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Correspondence  |   August 2000
Cardiac Arrest in Multiple Visceral Organ Transplantation: Successful Treatment with Continuous Venovenous Hemodiafiltration
Author Notes
  • Consultant
  • Departments of Anesthesiology and Intensive Care Medicine
  • cwsm.schummer@gmx.de
  • Resident
  • Department of Anesthesiology
  • Friedrich-Schiller University Jena
  • Jena, Germany
Article Information
Correspondence
Correspondence   |   August 2000
Cardiac Arrest in Multiple Visceral Organ Transplantation: Successful Treatment with Continuous Venovenous Hemodiafiltration
Anesthesiology 8 2000, Vol.93, 589. doi:
Anesthesiology 8 2000, Vol.93, 589. doi:
To the Editor:—
Think about hemofiltration in a situation like this. We would like to report the resuscitation of a patient during a multiorgan transplant. During reperfusion, this patient experienced a sudden cardiac arrest associated with a serum potassium concentration of almost 9. Extensive mechanical and chemical resuscitation efforts were started immediately, but no regular heartbeat could be reestablished.
High-flow continuous venovenous hemodiafiltration was instituted (Baxter Blood Monitor 11–Balancing Monitor 14 and Polysulfon Hemofilter 1,200 Renoflo II hemofilter; Baxter Deutschland GmbH, Unterschleißheim, Germany; 200 ml/min blood flow; 3.0 l/h dialyzate flow with Schiwa SH 04; B. Braun Schiwa GmbH & Co. KG, Glandorf, Germany [this solution contains 138 mm sodium, 2 mm potassium, 2 mm calcium, 0.75 mm magnesium, 111.5 mm chloride, and 34 mm lactate]). Ten minutes later, the patient’s cardiac rhythm stabilized, and spontaneous circulation resumed.
Postreperfusion syndrome was the most likely cause of this cardiac arrest. Aggarwal et al.  1 described postreperfusion syndrome as a constellation of cardiovascular responses, including hypotension, bradycardia, conduction defects, and low systemic vascular resistance. Several factors contribute to this syndrome. In approximately 30% of the liver transplant recipients studied, profound hypotension (mean arterial pressure < 70% of baseline) developed within 5 min of reperfusion, lasting for more than 1 min. In fact, in the Pittsburgh series, 1 the degree of hypothermia and acidosis was similar in patients with or without reperfusion hypotension; severe hyperkalemia (> 7 mm) occurred independent of hypotension, and hypocalcemia did not occur during reperfusion. 2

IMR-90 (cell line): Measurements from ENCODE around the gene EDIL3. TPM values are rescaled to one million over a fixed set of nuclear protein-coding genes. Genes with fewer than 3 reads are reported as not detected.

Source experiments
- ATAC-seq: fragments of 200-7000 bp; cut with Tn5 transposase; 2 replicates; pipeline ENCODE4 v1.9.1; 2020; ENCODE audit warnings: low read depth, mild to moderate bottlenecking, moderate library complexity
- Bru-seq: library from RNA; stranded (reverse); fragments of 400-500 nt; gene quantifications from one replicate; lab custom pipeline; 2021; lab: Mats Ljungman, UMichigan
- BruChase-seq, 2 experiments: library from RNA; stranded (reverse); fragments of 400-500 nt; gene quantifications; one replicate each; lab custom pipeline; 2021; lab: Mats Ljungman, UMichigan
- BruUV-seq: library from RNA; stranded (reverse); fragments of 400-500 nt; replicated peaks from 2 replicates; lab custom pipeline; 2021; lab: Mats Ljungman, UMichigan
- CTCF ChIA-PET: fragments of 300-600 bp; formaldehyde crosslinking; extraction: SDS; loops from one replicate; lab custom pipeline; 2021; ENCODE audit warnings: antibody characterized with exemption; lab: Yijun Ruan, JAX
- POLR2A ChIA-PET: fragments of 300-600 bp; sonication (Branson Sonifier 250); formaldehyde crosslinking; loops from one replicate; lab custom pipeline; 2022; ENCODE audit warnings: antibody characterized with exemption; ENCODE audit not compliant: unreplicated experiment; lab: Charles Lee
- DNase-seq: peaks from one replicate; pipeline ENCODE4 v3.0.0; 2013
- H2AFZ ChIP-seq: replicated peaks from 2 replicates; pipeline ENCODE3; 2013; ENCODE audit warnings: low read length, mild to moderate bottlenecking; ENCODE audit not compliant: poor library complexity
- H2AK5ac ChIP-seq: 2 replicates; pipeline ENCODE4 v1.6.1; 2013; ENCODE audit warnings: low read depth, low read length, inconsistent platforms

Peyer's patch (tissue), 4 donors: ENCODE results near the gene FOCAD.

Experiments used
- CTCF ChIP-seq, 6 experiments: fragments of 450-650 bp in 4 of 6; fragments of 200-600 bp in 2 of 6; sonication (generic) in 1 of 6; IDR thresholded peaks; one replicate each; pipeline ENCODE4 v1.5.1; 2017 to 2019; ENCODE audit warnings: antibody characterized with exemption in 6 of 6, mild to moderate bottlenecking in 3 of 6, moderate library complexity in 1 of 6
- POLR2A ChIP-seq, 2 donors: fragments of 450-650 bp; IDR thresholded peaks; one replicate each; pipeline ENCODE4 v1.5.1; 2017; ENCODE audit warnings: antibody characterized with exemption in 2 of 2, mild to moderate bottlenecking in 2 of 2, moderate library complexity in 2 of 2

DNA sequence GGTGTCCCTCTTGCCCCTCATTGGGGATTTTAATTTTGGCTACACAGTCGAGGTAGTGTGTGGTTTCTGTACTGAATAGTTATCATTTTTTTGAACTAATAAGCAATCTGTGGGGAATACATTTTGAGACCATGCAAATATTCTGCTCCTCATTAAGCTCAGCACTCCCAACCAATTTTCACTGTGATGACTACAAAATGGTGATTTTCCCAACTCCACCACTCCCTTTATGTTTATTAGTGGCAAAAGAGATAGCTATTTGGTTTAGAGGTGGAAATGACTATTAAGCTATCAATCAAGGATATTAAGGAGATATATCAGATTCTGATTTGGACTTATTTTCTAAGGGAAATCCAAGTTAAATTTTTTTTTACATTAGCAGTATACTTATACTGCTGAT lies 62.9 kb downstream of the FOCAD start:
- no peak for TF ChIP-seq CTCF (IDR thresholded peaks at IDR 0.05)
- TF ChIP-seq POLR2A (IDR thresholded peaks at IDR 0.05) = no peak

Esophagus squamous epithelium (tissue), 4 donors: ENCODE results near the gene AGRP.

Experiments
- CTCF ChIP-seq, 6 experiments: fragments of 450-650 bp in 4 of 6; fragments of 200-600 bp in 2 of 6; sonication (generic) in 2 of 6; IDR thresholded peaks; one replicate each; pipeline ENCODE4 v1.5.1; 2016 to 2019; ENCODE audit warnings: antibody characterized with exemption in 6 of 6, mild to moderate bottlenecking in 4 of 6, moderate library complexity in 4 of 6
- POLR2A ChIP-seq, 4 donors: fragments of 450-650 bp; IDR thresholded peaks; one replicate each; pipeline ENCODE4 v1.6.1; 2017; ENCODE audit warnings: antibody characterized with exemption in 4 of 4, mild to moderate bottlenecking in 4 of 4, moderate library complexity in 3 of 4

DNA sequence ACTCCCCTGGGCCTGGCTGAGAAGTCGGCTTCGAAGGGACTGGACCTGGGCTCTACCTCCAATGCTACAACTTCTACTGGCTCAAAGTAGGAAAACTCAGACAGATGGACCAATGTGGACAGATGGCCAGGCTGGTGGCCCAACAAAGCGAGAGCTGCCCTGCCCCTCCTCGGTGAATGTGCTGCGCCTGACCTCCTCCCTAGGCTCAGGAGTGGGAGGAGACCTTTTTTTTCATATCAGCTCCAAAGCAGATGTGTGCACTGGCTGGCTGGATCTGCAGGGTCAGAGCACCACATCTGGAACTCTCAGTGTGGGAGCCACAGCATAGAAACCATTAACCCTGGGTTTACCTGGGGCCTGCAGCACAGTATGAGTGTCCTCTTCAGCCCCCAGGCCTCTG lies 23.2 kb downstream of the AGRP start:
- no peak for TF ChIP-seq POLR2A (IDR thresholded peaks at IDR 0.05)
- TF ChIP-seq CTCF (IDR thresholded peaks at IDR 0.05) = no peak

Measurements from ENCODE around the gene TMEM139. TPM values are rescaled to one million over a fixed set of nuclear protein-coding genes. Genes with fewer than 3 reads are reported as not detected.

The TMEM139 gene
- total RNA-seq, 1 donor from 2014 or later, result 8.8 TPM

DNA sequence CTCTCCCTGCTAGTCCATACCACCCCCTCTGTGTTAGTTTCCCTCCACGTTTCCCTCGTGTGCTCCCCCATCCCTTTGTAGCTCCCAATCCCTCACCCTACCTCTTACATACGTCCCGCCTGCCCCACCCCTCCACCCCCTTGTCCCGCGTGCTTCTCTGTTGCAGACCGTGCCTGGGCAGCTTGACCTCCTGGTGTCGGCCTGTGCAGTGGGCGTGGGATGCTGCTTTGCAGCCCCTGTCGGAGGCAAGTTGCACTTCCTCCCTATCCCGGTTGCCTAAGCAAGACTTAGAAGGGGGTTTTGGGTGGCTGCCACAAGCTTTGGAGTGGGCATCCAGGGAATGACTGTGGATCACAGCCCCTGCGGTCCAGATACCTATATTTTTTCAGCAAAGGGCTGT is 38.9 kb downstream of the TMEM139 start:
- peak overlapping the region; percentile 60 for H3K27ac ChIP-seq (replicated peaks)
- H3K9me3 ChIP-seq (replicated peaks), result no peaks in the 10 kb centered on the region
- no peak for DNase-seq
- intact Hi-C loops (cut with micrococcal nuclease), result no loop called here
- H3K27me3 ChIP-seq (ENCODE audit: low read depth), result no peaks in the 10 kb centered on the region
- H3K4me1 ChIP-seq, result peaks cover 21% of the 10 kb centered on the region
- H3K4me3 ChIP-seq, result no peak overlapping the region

Why our high-flow continuous venovenous hemodiafiltration worked may be because of the findings that were demonstrated by Marino et al.  3 in pigs. This study found a lower incidence of cardiac arrest after recirculation of venous blood pretreated with dialysis, suggesting that the release of unknown vasodilating or myocardial depressant factors from the grafted liver or other viscera may play a major role in the cardiovascular effects of the reperfusion syndrome.
We cannot be certain that the successful resuscitation in this complex situation was related to hemofiltration, but if one encounters cardiac arrest in a situation such as this that cannot be managed conservatively, one should consider and switch to an early continuous venovenous hemodiafiltration.
References
Aggarwal S, Kang Y, Freeman JA, Fortunato FL, Pinsky MR: Postreperfusion syndrome: Cardiovascular collapse following hepatic reperfusion during liver transplantation. Transplant Proc 1987; 19(suppl 3):54-55Aggarwal, S Kang, Y Freeman, JA Fortunato, FL Pinsky, MR
Aggarval S: Transplant Proc 1987; 19(suppl 3):54–5
Marino IR, De Luca G: Orthotopic liver transplantation in pigs: An evaluation of different methods of avoiding the revascularization syndrome. Transplantation 1985; 40:494–8Marino, IR De Luca, G